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A Plant Endophytic Bacterium, Burkholderia seminalis Strain 869T2, Promotes Plant Growth in Arabidopsis, Pak Choi, Chinese Amaranth, Lettuces, and Other Vegetables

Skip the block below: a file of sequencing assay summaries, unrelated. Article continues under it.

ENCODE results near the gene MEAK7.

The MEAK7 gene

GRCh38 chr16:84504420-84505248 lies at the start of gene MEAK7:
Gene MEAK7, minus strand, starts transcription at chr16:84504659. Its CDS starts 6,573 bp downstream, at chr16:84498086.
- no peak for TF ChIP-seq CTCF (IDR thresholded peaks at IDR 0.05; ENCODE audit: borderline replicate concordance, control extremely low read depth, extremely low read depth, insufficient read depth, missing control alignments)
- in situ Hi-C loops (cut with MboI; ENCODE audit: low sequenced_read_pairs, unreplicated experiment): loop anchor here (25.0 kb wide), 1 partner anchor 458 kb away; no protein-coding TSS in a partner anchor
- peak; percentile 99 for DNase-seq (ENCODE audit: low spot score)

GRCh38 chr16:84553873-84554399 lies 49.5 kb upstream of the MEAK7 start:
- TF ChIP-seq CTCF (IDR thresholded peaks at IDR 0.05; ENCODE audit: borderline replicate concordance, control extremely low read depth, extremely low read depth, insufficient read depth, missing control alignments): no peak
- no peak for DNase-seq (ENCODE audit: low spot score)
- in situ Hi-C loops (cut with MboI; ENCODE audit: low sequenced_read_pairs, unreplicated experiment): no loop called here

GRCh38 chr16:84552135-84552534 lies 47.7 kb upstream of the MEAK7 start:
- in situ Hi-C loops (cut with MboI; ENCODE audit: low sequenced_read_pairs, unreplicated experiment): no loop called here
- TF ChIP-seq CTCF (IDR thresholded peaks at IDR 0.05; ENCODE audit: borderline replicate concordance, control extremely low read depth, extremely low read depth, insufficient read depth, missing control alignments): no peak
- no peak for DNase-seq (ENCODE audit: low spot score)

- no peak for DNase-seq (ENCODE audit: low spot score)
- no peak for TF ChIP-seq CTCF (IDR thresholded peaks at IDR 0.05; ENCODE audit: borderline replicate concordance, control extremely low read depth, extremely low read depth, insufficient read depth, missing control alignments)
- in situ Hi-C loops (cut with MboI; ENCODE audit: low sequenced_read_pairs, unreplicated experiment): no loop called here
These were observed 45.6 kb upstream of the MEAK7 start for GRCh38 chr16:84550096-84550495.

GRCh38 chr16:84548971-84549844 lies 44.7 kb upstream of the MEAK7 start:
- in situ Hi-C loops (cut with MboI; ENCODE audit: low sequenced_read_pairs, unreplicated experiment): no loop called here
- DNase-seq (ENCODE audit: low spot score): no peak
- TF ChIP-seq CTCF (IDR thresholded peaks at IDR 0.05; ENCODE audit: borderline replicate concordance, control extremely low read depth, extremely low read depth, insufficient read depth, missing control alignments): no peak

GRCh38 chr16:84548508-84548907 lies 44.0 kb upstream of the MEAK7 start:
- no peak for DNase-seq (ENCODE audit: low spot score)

Plant endophytic bacteria live inside host plants, can be isolated from surface-sterilized plant tissues, and are non-pathogenic. These bacteria can assist host plants in obtaining more nutrients and can improve plant growth via multiple mechanisms. Certain Gram-negative Burkholderia species, including rhizobacteria, bioremediators, and biocontrol strains, have been recognized for their plant-growth-promoting abilities, while other isolates have been identified as opportunistic plant or human pathogens. In this study, we observed the auxin production, siderophore synthesis, and phosphate solubilization abilities of B. seminalis strain 869T2. Our results demonstrated that strain 869T2 promoted growth in Arabidopsis, ching chiang pak choi, pak choi, loose-leaf lettuce, romaine lettuce, red leaf lettuce, and Chinese amaranth. Leafy vegetables inoculated with strain 869T2 were larger, heavier, and had more and larger leaves and longer and heavier roots than mock-inoculated plants. Furthermore, inoculations of strain 869T2 into hot pepper caused increased flower and fruit production, and a higher percentage of fruits turned red. Inoculation of strain 869T2 into okra plants resulted in earlier flowering and increased fruit weight. In conclusion, the plant endophytic bacterium Burkholderia seminalis 869T2 exerted positive effects on growth and production in several plant species.

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